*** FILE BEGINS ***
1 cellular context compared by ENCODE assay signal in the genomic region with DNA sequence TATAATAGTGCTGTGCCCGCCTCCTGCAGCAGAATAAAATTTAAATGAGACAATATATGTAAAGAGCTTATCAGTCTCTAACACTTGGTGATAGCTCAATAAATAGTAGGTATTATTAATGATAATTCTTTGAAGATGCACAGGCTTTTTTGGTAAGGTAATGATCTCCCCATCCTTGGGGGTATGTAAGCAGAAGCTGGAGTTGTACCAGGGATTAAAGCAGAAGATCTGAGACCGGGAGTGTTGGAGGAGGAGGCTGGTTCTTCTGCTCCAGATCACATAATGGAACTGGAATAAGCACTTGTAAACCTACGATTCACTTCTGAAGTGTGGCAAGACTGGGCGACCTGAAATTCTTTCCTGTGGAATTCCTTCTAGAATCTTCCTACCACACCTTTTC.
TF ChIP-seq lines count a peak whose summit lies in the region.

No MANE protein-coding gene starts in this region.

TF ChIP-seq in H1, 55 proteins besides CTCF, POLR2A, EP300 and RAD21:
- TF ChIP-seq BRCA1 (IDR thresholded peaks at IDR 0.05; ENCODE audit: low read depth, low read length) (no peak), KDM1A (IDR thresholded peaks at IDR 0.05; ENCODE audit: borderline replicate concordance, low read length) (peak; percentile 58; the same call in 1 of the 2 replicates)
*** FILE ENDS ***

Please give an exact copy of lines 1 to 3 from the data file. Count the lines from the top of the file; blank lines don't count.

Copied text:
1 cellular context compared by ENCODE assay signal in the genomic region with DNA sequence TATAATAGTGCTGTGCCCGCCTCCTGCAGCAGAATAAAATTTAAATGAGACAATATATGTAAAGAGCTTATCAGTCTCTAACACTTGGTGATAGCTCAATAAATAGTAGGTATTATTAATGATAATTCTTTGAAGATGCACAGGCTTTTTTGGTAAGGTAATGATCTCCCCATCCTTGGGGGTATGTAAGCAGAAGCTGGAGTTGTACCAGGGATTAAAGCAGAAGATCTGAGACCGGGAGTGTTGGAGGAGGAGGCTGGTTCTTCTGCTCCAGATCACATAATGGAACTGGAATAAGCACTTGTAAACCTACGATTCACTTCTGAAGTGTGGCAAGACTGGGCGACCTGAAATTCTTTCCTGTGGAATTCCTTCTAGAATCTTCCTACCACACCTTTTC.
TF ChIP-seq lines count a peak whose summit lies in the region.

No MANE protein-coding gene starts in this region.